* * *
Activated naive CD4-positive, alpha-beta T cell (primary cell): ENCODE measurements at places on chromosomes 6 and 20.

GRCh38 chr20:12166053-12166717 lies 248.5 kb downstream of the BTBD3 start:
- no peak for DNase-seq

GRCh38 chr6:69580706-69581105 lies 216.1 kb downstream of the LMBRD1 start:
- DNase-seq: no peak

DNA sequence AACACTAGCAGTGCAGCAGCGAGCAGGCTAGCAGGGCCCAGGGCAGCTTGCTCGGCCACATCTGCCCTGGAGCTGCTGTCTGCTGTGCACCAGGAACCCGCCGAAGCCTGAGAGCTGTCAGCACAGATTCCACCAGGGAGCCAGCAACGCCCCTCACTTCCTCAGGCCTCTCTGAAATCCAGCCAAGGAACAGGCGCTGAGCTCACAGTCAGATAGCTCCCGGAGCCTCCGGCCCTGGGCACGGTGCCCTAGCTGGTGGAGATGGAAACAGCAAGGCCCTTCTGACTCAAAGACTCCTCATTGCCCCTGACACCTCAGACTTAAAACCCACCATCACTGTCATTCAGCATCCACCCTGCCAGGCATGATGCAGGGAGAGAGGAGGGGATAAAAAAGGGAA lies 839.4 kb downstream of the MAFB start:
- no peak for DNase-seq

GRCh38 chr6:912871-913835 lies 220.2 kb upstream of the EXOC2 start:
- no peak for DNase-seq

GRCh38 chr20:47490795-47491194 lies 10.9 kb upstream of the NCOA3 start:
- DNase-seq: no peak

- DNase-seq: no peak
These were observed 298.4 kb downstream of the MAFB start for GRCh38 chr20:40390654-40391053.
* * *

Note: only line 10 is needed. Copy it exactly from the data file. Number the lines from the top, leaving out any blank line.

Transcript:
GRCh38 chr20:47490795-47491194 lies 10.9 kb upstream of the NCOA3 start: